Pfeiffer Vineyards, in Junction City, is one of Lane County’s oldest venues. The first solar-powered winery in Willamette Valley, Pfeiffer’s 70-acre vineyard paired up with three decades of craftsmanship to produce a pinot noir that was part of President Barack Obama’s pre-inauguration dinner.
In terms of event spaces, Pfeiffer Vineyards has a four-tier water garden, a waterfall and space for 250 standing or 60-70 seated. The Fireplace Pavilion, a 4,440-square-foot room, is warmed by ceiling heaters and a giant fireplace. Finally, the tasting room, which hearkens to a cave, seats about 20 people and is perfect for small gatherings.
With a bounty of top-flight wine and an even greater bounty of natural beauty, Oregon’s wine scene is second to none. Well, maybe not, considering the world-class status of the state directly below it.
Napa Valley Wine Train
As grand as Napa Valley’s name is, it’s not such a big area: roughly 30 miles north to south, and 2–5 miles east to west. Napa also produces just 4 percent of California’s wine. As Visit Napa Valley’s Gregory puts it, “The area is quite small considering its big reputation.”
But it’s big enough to house the nation’s preeminent wines, as well as more than enough activities to fill pass the time. Hiking and biking, hot air ballooning, entertainment options at Sonoma State University in Rohnert Park…the list goes on. The weather—60s and 70s are par for the course even in the heart of winter—helps facilitate those experiences and more wine-specific endeavors.
“The climate of Napa Valley allows events to take place outside nearly every day of the year,” Gregory says. “Many wineries put event space in their vineyards, so there are often dinners, receptions and meetings outside.”
If it gets a bit chilly, no problem. A slew of wineries host events in wine caves, a totally unique, totally Napa way to pull off a meeting.
There are more than a few options when it comes to picking a vineyard or winery. One spot is Hall Wines, which has two Napa Valley locations—in Rutherford and St. Helena. The St. Helena property boasts a wine-making facility that dates back to 1885. When the property was purchased in 2003, the dilapidated building was restored to its original luster and transformed into one of several charming venues. Peterson’s Loft (with views of the nearby vineyard and mountains) and the Founder’s Cellar (which seats 44 people at a “king’s table” with rows of barrels used as decoration) are also choice spaces. There’s also The Great Lawn, which can handle up to 400 people, and The Workshop, where up to 60 can try out a cooking class.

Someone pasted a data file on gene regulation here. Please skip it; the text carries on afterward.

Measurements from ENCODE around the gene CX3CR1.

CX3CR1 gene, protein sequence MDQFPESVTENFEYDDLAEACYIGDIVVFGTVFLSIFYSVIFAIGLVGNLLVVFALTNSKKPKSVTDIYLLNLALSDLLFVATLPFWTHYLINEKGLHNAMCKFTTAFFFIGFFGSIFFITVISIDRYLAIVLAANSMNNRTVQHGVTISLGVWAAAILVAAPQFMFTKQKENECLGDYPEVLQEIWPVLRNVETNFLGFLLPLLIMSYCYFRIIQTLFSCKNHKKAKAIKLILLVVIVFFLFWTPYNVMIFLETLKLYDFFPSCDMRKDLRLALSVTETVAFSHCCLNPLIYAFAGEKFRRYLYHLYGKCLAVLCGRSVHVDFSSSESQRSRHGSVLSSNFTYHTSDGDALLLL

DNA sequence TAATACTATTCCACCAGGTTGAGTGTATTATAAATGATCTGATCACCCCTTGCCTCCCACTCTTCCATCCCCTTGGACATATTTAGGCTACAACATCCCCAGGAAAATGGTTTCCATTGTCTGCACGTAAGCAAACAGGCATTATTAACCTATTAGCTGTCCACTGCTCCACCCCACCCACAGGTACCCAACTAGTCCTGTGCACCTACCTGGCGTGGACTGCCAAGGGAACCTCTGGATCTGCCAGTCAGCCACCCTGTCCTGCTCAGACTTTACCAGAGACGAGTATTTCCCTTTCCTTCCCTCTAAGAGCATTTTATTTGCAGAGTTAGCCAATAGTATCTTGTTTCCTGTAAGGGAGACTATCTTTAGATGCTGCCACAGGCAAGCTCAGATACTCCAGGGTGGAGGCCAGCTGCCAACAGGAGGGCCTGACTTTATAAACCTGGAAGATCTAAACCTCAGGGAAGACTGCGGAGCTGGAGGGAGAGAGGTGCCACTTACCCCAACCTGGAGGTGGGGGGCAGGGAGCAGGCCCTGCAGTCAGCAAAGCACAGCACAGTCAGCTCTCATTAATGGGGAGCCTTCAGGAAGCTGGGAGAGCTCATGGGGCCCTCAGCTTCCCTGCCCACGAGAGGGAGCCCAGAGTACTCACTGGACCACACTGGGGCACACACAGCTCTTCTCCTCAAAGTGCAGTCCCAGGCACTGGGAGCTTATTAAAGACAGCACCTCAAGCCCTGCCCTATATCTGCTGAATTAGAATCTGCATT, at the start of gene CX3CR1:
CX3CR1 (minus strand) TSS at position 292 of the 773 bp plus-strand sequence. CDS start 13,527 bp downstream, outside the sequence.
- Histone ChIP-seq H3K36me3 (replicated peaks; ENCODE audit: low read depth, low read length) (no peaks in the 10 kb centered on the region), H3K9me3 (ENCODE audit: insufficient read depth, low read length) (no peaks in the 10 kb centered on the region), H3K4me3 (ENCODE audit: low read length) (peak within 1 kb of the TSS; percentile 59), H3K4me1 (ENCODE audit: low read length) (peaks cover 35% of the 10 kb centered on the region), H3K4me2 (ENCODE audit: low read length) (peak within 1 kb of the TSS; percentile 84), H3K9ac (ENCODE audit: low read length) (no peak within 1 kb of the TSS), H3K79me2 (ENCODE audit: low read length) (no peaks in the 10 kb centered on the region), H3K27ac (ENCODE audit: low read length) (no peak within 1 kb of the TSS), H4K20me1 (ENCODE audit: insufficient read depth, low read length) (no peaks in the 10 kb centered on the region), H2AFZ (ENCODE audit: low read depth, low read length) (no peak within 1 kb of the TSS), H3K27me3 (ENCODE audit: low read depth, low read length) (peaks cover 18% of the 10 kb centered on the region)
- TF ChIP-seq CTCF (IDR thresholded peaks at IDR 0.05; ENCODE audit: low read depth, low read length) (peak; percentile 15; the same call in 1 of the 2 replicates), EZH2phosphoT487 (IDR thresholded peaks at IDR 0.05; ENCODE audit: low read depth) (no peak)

Among the hundreds of Napa Valley treasures are Pine Ridge Vineyards, which has a dining room 130 feet underground in cabernet caves, highlighted by a 27-piece glass sculpture at the center of the room; and the Napa Valley Wine Train, which is exactly what it sounds like: 10 passenger cars that can be used for event spaces as guests weave through one of America’s most stunning landscapes.
Napa Valley may have worked its way into American vernacular as a synonym for awesome, but nearby Sonoma is no slouch. “We are just west of Napa Valley, and if we are as Eden-like as many people claim, then our friends in Napa are just east of Eden,” says Tim Zahner, chief marketing officer for Sonoma County Tourism.
In Sonoma, hiking abounds in the regional and coastal state parks; kayaking can be done the Russian River or Pacific Ocean; and ziplining can be found among the area’s giant redwoods.
Chalk Hill winery, which touts itself as “one of the most spellbinding wineries in the world,” is nestled in the Mayacamas Mountain Range, which divides Napa and Sonoma counties. With more than 1,300 acres devoted to vineyards, Chalk Hill also has a culinary garden, an equestrian pavilion and guest houses. The Pavilion Boardroom has 1,147 sq. ft. of meeting space, while Ridge Park features a rock-wall-lined pathway, manicured lawn, gazebo, horseshoe pit and 26,680 sq. ft.
Sbragia Family Vineyards, Geyserville, Calif.
Sbragia Family Vineyards, meanwhile, takes full advantage of its out-of-a-painting views. Its terrace is the perfect locale to take in Sbragia’s tastings, as is The Ark, where the winery offers explorative and educational flights of its five single-vineyard cabernets. Each flight is hosted by an onsite wine expert who is at the ready to answer any questions—and offer suggestions on what the next glass should be. But this, of course, is a small sampling of Sonoma’s potential.
“Groups love to incorporate a wine-blending class or a grape stomp as part of their team-building activities,” Zahner says. “The beauty of having over 500 wineries in the county is that you can take your time and try more unique wines that are being made.”